College and polytechnic lecturers demand more from govt

via Bulawayo24 NEWS | College and polytechnic lecturers demand more from govt by Staff Reporter 11 November 2013

COLLEGE and polytechnic lecturers are demanding that Government pays them salaries and set working conditions that are in line with their university counterparts.

The lecturers, through the College Lecturers Association of Zimbabwe, have written to their parent ministry seeking a meeting to present various grievances, chief among them, salary discrepancies.

“The College Lecturers Association of Zimbabwe, a registered union for lecturers in Teachers’ Colleges, Polytechnics, Industrial Training Colleges and Vocational Training Colleges hereby congratulates you on the occasion of your appointment as Minister of Higher and

Tertiary Education, Science and Technology and wish you a most successful term in your challenging portfolio,” read the letter, that was addressed to Higher and Tertiary Education, Science and Technology Development Minister Dr Olivia Muchena.

“College lecturers pray for a meeting of their Hon Minister and the Colaz leadership, principally to share on a few issues of mutual concern and interest. It is our most sincere hope that you will afford us time on your obviously busy schedule at a time and place you may appoint at the earliest convenience.”

Colaz president Mr David Dzatsunga said the lowest paid college lecturer was getting $292 while those in universities were getting $2 020, including allowances.

He said while acknowledging that the salaries should not necessarily be equal, the current disparity was “too much to handle”.

“Previously, a college lecturer used to get only 30 percent less than what was paid to our university counterparts, but now the difference is over 600 percent, but we have the same qualifications and their money also comes from the fiscus,” he said.

“We are both manpower developers and the current set up is abnormal as we serve under one Government and this is the main reason why we have sought the attention of the Minister because we believe this is a new Government which should usher in a new administration.”

Mr Dzatsunga said it was sad that the college lecturers were earning salaries lower than those of general hands at universities.

“They are university employees, but what the general hands earn is an indication that the lecturers are sitting pretty well,” he said.

“Even Zimdef students given monthly grants while on apprenticeship by Government are even much better than their lecturers at various polytechnics. Zimbabwe is the only country in the region that does not pay college lecturers in line with what they pay academics at universities.”

Mr Dzatsunga said apart from the salaries, they were also seeking improved working conditions through schemes like housing.

“If Government does not show any commitment, then it means more people might leave the country for greener pastures,” he said.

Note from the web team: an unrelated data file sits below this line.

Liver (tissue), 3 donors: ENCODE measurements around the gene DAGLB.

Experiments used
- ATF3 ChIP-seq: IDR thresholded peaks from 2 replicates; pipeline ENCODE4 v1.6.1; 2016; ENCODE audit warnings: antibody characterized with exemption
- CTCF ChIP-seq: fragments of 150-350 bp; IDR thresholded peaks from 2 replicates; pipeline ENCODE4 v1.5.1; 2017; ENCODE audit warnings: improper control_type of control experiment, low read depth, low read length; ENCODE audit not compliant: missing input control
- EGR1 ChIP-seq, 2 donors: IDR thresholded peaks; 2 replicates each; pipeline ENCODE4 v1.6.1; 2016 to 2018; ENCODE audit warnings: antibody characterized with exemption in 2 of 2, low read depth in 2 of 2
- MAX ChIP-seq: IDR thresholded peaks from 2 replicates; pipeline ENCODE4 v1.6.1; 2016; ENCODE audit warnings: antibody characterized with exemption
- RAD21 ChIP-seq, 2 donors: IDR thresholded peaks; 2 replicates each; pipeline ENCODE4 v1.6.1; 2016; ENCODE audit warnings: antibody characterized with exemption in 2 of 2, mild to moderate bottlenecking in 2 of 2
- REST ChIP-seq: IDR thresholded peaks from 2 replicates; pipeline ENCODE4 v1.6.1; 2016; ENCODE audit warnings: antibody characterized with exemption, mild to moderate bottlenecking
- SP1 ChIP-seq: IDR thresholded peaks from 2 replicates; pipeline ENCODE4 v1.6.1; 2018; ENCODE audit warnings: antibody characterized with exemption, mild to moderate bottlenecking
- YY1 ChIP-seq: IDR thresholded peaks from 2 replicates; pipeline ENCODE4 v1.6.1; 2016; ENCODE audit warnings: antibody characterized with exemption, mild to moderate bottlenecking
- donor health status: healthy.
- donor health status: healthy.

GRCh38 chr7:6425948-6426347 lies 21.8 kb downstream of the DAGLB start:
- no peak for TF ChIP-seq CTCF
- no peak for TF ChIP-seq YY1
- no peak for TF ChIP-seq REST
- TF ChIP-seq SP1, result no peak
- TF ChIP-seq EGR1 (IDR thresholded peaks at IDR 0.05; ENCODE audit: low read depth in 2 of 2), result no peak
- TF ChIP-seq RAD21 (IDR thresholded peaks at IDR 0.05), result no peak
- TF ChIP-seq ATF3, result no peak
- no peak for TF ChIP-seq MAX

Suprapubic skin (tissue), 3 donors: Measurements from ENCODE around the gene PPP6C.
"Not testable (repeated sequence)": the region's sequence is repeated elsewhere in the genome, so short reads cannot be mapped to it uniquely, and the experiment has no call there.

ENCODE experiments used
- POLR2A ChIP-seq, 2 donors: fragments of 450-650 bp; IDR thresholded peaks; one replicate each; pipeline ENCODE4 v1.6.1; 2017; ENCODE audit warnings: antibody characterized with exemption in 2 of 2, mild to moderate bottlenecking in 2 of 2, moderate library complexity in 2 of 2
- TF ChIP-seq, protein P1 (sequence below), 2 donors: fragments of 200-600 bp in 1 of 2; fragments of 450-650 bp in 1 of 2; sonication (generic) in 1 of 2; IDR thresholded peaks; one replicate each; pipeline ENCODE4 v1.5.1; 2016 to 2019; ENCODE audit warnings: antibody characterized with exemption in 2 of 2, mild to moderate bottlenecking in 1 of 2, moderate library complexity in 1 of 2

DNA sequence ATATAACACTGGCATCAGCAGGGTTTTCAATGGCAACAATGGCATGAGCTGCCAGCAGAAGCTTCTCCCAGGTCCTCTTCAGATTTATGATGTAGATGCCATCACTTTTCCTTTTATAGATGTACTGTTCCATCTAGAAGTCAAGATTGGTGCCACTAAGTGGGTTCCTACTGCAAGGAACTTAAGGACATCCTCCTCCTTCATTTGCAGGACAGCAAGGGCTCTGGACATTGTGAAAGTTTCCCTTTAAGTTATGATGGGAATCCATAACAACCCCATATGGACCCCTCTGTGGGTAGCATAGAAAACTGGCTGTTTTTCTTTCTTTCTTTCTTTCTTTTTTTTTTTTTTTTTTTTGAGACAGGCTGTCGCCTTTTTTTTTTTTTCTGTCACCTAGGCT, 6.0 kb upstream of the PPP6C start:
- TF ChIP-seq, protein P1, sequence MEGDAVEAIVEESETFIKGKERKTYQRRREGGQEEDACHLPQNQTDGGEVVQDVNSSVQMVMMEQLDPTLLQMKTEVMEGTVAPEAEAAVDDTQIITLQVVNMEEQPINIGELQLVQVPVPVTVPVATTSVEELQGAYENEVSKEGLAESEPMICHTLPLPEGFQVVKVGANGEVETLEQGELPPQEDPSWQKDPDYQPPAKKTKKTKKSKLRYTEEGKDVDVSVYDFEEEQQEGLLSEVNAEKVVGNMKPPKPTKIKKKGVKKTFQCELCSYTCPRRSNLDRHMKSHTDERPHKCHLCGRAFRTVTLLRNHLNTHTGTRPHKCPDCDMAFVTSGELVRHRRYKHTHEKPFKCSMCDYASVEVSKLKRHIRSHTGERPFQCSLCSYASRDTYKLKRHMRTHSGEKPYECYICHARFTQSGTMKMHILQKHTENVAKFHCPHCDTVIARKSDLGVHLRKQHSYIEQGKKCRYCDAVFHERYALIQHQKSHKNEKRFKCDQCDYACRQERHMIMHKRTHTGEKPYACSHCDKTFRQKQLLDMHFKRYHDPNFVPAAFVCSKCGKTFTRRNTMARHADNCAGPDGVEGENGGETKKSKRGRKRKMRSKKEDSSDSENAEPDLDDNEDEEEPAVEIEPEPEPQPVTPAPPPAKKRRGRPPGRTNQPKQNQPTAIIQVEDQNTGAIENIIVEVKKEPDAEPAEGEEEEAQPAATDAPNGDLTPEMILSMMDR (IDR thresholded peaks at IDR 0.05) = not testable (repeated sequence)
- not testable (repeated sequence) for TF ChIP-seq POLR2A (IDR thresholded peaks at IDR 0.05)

“Most of these people once left the country a few years ago and came after the inclusive Government promised to award them good salaries, but nothing came up and now that we have a one party Government, it is our hope that some of the issues will be solved.”

A senior official in the Ministry of Higher and Tertiary Education, Science and Technology Development who refused to be named for professional reasons said college and university lecturers negotiated their salaries and working conditions at different platforms.

In view of that, the senior official said, the lecturers’ salaries would never be the same.

“While it is true that there are salary discrepancies, one thing you should know is that these people, despite falling under the same Ministry, have their salaries decided at different forums,” he said.

“There used to be a small difference but now the college lecturers are guided by the Civil Service Commission Act, which was once the Public Service Act while universities are equivalent to quasi parastatals and are guided by the Labour Act and the Universities Act. Those from the colleges negotiate together with the teachers and other civil servants while university lecturers are a different group altogether.”



  • comment-avatar

    This case badly put across.

  • comment-avatar
    mutakura 9 years ago

    Article badly written indeed. A principal lecturer with over 20 years in teacher education is getting $288 as a salary. Please check your facts before you write

  • comment-avatar
    BossMyass 9 years ago

    Such an ultimate shame. What a disgrace.

  • comment-avatar
    Valour Museyamwa 9 years ago

    It is true. I am a lecturer at one of the teachers’ colleges and I am earning $271. We get allowances like transport and the like but these can be removed because they are not legally binding. We have been complaining for a long time but nobody listens. They just do not care a demn. The most arrogant in this Ministry is the Secretary of Higher Education. He even defies Court Orders and nothing happens to him. When we say there is no rule of law in this country moti tinowanza.

    • comment-avatar
      Angel 9 years ago

      No civilization has been left. We can take OUR land and sack it.

  • comment-avatar
    Mafuta 9 years ago

    Stop demanding stuff from government. The more you demand, the bigger government gets.